Some tips. I decided to avoid reading the pointer to the safearray descriptor at all, because I saw some unexplainable swapping of rgsaBounds. Better use the API if there is one!

// assume psa to be of SAFEARRAY and this code is using ATL version 8

LONG cDims = SafeArrayGetDim(psa);

//we ‘rebuild’ the bounds by using the API, not by reading the psa structure directly to avoid unclear behaviour
CTempBuffer<SAFEARRAYBOUND> psaBound(cDims);

CTempBuffer<LONG> rgIndices(cDims);

LONG dimPointer = 0; // our dimension pointer, we go from left to right to build up the rgIndices

LONG currentEl = 0, ubound, lbound;

for (LONG x = 0; x < cDims; x++)


      SafeArrayGetLBound(psa, x + 1, &lbound);

      SafeArrayGetUBound(psa, x + 1, &ubound);

      psaBound[x].cElements = ubound - lbound + 1;

      psaBound[x].lLbound = rgIndices[x] = lbound;


// locking is not optional, it is needed.


for(;;) //termination is decided within the loop


      if (rgIndices[dimPointer] <

            (LONG)psaBound[dimPointer].cElements + psaBound[dimPointer].lLbound)


            VARIANT* pVar ;

            // use the fast version instead of SafeArrayGetElement!

            hr = SafeArrayPtrOfIndex(psa, rgIndices, (void**)&pVar);

            if (FAILED(hr))



            //this terminates the for as soon as we reached the last array element

            if (++currentEl == lElements)



      // our carry on overflow stuff goes from left to right



            while(rgIndices[++dimPointer]++ ==

            (LONG)psaBound[dimPointer].cElements + psaBound[dimPointer].lLbound)



            //reset previous cols to initial lowerbound from left to

            // most right carry position

            for (LONG z = 0; z < dimPointer; z++)

                  rgIndicesPerson = psaBoundPerson.lLbound;

            // if carry has been done, we start counting on left again

            dimPointer= 0;              



To visualise this, I think it’s usefull to dry test this using a matrix.

Imagine, we have a script, that was created by your customer, in VBSCript and youre superpower, martian CPP needs to do something with this data.

So, the Customer code could be:

Redim MyArray(3,2)

How would our dynamic rgIndice be iterated?

rgIndices would follow this pattern.

Left dimension

Right dimension

Absolute element position






















HttpWebRequest on DotNet 2.0 driving you crazy for a B2B request? Disable ServicePointManager.Expect100Continue first!0 Reacties

Imagine, you have written a succesfull gateway to say, the European Community to check the validity of a VAT number.

It always works, but suddenly it does not work anymore. What's up? Could it be that some service pack modified the behaviour of the HttpWebRequest (including DotNet 2.0?) Sure  it is! see http://support.microsoft.com/kb/915599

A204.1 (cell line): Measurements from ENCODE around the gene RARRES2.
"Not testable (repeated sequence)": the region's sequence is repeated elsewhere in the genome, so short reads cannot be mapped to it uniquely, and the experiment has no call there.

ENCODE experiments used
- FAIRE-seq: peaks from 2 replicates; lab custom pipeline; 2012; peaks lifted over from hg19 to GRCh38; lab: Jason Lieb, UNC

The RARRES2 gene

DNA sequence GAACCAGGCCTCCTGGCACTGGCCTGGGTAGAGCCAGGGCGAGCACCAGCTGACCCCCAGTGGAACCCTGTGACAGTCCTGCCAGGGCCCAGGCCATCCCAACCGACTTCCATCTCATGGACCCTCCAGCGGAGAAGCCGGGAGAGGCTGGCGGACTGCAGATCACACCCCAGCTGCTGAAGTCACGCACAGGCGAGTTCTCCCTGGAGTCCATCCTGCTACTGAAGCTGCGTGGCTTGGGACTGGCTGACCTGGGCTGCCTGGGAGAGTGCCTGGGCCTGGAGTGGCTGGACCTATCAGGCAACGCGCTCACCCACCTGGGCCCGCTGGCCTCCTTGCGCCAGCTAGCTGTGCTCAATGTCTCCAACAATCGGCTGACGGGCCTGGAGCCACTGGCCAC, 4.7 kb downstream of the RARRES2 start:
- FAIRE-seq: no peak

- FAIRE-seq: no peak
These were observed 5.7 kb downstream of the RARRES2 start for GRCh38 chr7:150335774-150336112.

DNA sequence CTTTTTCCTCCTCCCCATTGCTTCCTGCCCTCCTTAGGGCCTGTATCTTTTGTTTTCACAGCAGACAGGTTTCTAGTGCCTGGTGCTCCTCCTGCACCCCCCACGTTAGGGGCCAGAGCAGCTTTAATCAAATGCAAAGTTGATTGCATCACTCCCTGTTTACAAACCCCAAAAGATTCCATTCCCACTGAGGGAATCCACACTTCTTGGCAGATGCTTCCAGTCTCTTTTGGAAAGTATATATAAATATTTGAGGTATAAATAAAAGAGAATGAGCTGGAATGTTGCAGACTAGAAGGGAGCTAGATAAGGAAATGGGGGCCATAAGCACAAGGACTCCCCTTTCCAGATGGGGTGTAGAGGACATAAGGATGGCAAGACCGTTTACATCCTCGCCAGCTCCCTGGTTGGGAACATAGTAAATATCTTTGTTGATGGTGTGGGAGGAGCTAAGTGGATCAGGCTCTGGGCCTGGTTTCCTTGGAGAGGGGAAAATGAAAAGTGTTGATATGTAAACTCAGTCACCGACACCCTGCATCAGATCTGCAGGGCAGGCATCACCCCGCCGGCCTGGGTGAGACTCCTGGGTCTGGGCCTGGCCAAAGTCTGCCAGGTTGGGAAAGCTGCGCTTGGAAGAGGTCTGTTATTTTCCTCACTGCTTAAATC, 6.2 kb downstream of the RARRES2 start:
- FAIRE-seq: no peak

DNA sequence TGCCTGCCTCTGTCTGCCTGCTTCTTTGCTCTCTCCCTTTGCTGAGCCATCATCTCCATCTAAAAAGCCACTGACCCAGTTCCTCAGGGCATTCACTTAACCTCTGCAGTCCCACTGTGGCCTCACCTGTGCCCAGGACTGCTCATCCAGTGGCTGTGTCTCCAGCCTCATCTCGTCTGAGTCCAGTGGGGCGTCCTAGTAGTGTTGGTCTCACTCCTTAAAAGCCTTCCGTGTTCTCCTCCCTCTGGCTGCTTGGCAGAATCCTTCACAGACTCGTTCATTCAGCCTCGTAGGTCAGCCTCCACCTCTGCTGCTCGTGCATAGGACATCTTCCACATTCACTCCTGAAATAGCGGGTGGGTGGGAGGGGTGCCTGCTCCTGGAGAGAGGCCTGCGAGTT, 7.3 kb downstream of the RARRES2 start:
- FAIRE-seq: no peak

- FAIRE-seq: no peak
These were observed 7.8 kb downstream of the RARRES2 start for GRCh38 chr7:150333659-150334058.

This posting might spare you several hours. The idea of the Expect100Continue setting is, that postdata is sent to the webserver in a separate post sequence package. But not all web servers like IIS (sure I'm MVP Big Smile) are full featured so in this case, this feature was hard to detect, only by using Netmon, I could figure what the HttpWebRequest  was doing under the .NET runtime hood.

The Uri to the European VAT check is http://ec.europa.eu/taxation_customs/vies/

And it does a POST request to viesquer.do
the previous obsolete URL was  http://europa.eu.int/comm/taxation_customs/vies/cgi-bin/viesquer)

It had worked before because it just dit a GET request instead of a POST.

The steps that I walk through normally to write such a gateway,

  1. opening my browser
  2. Fill the form
  3. Start Netmon 2.1 (or higher)
  4. Post the data
  5. Stop Netmon and filter on the HTTP protocol.

Now it's up to you to emulate the postdata and be sure that the character encoding is according to the supported one. In my case, I assume that UTF-8 is the worldstandard (it should work for most sites).

The code below is technically correct for the mentioned purpose but it performs no validation checking.
If you wish more flexibility some more work has to be done.

static bool doVatCheck(string vat, string state)


            string urlQuery = @"http://ec.europa.eu/taxation_customs/vies/viesquer.do";

            //important! The WebLogic Server 8.1 SP3 clearly does not support IETF RFC 2616 Section 10.1.1.

// so we disable the expect100 header and HTTP behaviour

            ServicePointManager.Expect100Continue = false;

            HttpWebRequest req;

            StreamReader read=null;


            Encoding enc = System.Text.Encoding.UTF8;

            MemoryStream sw = new MemoryStream();

            advancePos(enc, sw, "ms"); //member state

            advancePos(sw, '=');

            advancePos(enc, sw, state);